The government has spent the period since the General Election in May instigating large cuts to subsidies for renewable energy and energy conservation programmes. It is claimed that these cuts will not jeopardise Britain’s ability to reduce carbon emissions on the scale required to adequately tackle climate change. It is also claimed that these cuts are necessary “to keep bills as low as possible for hardworking families”. So are they right? To answer this, we need to dig into the evidence. The most recent detailed assessment of the progress made by the UK on reducing carbon emissions was provided in a progress report by the government’s advisory body, the Committee on Climate Change (CCC), published last summer. One particular issue was that a large proportion of recent reductions were due to little more than good luck. For example, warmer winter weather in 2014 had led to markedly reduced energy consumption, while a large drop in emissions in the industrial sector had been unexpected and still remains to be clearly explained. Such emissions reduction may be reversed if our luck does not continue to hold. One area where progress had especially stalled was building energy efficiency. A key problem here had been the general failure of the Coalition government’s Green Deal programme, introduced in 2012, whose shortcomings have been pointed out by numerous analysts. The scheme led to the annual rate of home energy efficiency installations falling by over 60% in the course of a single year, and the rate has continued to fall since. There has also been a general lack of progress in reducing emissions from the agricultural sector, while transport-related emissions actually rose slightly between 2013 and 2014. However, the CCC’s biggest criticism was the general lack of longer term climate policy measures beyond 2020 – and even major proposals that the government had indicated its commitment to, such as new nuclear power stations, were subject to serious doubts about the industry’s capability to deliver. The UK had been making steady, if inadequate, progress on reducing carbon emissions – up until the General Election. The backtracking since then has put this progress at risk, not only in terms of tackling climate change, but also by undermining efforts to reduce fuel poverty, create skilled jobs, improve air quality, increase energy security and improve economic performance.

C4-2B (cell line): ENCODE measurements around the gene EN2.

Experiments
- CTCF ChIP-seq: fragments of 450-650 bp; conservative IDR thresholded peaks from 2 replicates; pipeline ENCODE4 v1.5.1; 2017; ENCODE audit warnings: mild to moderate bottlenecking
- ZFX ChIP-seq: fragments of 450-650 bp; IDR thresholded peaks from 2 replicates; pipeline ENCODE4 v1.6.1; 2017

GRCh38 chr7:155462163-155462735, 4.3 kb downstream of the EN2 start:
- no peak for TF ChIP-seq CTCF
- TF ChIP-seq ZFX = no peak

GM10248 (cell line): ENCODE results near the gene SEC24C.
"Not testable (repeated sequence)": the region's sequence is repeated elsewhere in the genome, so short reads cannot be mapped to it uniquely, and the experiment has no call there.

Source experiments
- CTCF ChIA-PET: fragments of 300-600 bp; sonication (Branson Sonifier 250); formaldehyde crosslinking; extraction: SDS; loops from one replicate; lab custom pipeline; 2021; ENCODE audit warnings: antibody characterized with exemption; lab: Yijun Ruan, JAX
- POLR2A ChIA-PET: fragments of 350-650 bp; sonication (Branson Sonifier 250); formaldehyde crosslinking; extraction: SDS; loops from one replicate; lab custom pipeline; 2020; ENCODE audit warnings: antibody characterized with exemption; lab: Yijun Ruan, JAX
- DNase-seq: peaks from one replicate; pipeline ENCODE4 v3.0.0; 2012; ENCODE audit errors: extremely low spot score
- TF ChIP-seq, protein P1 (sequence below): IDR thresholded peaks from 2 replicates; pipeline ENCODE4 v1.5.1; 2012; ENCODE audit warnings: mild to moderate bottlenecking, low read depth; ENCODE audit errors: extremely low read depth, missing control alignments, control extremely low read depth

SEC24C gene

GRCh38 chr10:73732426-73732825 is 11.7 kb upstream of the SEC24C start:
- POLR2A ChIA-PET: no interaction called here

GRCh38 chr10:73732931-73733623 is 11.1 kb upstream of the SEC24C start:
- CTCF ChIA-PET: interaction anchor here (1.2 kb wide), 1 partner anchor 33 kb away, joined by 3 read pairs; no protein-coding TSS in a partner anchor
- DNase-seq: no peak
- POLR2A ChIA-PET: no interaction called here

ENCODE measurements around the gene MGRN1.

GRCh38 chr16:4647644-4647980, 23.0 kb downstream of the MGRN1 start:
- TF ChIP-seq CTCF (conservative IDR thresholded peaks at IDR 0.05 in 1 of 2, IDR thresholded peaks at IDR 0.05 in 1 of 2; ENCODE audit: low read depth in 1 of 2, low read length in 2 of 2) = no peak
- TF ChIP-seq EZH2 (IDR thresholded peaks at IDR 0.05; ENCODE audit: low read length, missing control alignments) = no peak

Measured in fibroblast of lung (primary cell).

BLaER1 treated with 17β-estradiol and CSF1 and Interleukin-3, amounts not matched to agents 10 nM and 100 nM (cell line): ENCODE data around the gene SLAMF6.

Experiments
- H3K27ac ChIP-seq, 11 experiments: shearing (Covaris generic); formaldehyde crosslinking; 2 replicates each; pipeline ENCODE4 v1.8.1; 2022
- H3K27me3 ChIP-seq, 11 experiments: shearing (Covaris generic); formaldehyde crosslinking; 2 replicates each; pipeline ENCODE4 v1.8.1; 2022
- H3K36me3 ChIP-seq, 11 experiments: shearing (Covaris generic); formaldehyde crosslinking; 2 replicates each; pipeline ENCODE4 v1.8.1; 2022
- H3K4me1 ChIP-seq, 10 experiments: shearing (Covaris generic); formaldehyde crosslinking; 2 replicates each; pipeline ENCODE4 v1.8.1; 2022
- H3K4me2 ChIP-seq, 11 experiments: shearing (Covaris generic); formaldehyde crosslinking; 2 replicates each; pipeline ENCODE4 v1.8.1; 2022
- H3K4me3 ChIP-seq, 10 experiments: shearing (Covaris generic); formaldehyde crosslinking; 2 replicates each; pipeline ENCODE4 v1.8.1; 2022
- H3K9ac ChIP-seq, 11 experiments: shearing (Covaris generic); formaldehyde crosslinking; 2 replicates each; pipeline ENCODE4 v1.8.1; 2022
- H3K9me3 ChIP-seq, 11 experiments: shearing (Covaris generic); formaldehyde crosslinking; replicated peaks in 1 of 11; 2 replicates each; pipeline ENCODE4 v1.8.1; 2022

Scientists for Global Responsibility 23rd Feb 2016 read more »